The Persian Mystics: Jalalu'd-Din Rumi
Cosimo, Inc., 2007 - 120 Seiten
Rumi (1207-1273) was a Persian jurist and theologian best known for being perhaps the finest of all Sufi poets. His writings have been widely translated and remain especially popular in Iran, Afghanistan, and Tajikistan. Though written from a Sufi perspective, Rumi's poems on spiritual growth-here collected and edited by F. Hadland Davis and first published in 1907-cross all cultural and religious bounds, and can still be heard today in many secular and religious settings. The Persian Mystics: Jalalu'd-din Rumi includes selections from some of Rumi's most famous works, the "Divani Shamsi Tabriz" and the "Masnavi," as well as passages on his life and work, and the origin and nature of Sufism. FREDERICK HADLAND DAVIS is also the author of The Persian Mystics: Jami (1908) and Myths and Legends of Japan (1912), both available from Cosimo.
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abode Amir ART THE SOUL Arthur Symons autumn Balkh Bayazld BEATIFIC VISION beauty behold Beloved Beloved's body Bukhara century a.d. COSIMO cried cry of Love dance death desire disciples dust earthly love ecstasy Eternal exalted eyes face Friend garden gaze German mystics give glory God's Light HADLAND DAVIS hath heart heaven Herat HOUSE OF LOVE human Iblis influence Jalal Jalalu'd-Din Rumi JalaTs king Lord LOVB Love sounds Love's lover MANSUR AL-HALLAJ Masnavi mirror moon morn Musailima mysteries NEO-PLATONISM Neo-Platonists NIGHT RETURNS Omar Khayyam pain Pantheism Paradise Persian poets poem praise R. A. Nicholson Rabi'a religion of Love rose Rose-Garden saints seek shadow sings song SORROW SOUNDS THE MUSIC spirit spring Sufi poets Sufi's Sufiism sweet teaching thee thine thing Thou art hidden thou didst thy soul Thyself Tis Love Turkish Union veil VOICE OF LOVE wilt wine woman women words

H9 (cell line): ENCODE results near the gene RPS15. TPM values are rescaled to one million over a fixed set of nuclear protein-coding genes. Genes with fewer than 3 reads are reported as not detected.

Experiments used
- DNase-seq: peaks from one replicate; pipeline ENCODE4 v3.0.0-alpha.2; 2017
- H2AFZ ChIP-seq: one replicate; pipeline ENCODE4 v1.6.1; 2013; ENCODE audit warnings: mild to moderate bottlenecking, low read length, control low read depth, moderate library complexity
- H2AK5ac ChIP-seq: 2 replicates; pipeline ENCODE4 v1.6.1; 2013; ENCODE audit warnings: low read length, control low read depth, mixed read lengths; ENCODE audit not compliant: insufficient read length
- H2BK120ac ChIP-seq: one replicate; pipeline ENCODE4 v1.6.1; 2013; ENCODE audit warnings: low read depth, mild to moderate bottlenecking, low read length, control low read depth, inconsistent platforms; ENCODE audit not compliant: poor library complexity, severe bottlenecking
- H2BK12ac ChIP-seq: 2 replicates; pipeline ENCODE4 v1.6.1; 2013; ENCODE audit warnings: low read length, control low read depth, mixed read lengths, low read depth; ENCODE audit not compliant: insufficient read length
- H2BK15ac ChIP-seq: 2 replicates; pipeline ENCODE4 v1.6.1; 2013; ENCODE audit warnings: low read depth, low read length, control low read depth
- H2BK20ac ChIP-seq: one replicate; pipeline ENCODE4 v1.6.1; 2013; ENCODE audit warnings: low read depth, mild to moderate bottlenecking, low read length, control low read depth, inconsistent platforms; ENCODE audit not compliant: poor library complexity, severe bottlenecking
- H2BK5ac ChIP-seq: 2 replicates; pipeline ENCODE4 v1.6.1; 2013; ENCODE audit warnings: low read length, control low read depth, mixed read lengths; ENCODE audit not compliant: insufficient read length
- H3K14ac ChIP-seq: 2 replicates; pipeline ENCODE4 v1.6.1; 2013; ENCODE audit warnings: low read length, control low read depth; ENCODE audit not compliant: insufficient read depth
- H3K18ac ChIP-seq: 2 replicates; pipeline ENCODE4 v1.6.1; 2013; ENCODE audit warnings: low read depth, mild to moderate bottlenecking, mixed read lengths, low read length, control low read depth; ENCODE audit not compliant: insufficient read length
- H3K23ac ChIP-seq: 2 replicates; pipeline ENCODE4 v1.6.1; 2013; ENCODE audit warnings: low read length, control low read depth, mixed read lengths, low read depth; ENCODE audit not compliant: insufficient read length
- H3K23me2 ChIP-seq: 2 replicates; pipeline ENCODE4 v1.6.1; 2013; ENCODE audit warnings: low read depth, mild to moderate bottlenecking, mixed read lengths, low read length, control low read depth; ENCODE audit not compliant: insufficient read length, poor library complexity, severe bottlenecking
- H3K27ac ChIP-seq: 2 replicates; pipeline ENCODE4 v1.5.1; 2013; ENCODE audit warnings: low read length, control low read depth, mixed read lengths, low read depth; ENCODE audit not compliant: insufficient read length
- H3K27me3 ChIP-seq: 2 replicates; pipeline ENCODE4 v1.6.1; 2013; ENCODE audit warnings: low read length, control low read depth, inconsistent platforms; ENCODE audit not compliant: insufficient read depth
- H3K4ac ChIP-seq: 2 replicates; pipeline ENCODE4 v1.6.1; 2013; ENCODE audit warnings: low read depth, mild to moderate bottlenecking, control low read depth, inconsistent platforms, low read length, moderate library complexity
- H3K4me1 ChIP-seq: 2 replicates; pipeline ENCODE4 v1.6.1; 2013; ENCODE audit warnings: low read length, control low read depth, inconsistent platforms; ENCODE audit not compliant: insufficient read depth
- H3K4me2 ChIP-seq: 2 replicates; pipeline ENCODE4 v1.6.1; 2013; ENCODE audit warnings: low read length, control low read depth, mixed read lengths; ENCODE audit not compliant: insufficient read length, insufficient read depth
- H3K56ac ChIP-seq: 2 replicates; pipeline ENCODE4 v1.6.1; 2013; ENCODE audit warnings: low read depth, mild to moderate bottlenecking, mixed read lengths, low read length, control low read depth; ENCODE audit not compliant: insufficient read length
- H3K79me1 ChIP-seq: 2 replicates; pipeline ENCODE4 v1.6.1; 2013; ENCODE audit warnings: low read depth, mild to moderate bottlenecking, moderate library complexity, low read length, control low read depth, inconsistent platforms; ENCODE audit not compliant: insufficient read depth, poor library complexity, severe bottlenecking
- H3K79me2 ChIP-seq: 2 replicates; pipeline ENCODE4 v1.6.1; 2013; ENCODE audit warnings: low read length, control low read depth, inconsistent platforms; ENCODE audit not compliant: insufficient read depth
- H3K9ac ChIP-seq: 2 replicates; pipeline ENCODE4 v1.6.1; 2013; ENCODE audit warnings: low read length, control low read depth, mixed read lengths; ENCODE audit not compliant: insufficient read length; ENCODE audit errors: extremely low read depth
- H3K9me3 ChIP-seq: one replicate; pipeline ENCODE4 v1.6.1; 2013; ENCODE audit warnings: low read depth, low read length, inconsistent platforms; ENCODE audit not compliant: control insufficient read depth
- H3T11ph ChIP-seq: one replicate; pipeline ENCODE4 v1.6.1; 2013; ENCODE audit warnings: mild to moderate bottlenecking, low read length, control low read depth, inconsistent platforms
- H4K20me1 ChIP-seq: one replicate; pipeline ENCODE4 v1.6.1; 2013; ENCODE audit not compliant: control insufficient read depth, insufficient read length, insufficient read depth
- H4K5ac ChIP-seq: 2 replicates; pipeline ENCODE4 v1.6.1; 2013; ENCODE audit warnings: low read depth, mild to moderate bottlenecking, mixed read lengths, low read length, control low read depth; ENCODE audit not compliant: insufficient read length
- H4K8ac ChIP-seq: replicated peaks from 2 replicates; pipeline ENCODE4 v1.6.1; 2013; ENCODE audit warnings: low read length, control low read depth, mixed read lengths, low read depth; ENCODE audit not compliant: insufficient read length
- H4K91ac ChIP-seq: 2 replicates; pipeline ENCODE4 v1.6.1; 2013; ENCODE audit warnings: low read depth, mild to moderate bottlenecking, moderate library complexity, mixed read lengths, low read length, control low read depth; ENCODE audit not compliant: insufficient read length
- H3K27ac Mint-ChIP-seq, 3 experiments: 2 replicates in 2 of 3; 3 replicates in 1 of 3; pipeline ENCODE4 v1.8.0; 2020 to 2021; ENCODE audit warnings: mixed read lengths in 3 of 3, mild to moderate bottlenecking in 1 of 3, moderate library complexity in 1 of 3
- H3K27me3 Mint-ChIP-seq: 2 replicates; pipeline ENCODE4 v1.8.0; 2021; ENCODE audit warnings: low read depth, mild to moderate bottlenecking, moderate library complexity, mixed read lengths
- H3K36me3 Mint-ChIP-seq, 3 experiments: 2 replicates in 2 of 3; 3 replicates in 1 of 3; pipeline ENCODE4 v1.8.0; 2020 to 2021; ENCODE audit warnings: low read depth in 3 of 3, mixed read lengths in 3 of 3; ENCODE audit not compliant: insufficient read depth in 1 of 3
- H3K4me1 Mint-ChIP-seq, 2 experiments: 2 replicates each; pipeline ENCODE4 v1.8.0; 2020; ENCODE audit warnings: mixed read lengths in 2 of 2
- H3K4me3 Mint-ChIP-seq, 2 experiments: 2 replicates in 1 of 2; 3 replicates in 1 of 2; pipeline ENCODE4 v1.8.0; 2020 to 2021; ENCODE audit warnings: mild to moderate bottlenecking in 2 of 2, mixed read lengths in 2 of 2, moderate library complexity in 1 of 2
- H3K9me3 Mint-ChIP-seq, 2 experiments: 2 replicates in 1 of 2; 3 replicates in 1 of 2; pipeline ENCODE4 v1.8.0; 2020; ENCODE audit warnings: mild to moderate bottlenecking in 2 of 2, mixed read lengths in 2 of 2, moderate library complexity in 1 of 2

Seite 4 - Beautiful within itself, seeks to realize beauty without, by laborious production. His aim should rather be to concentrate and simplify, and so to expand his being ; instead of going out into the Manifold, to forsake it for the One, and so to float upwards towards the divine fount of being whose stream flows within him.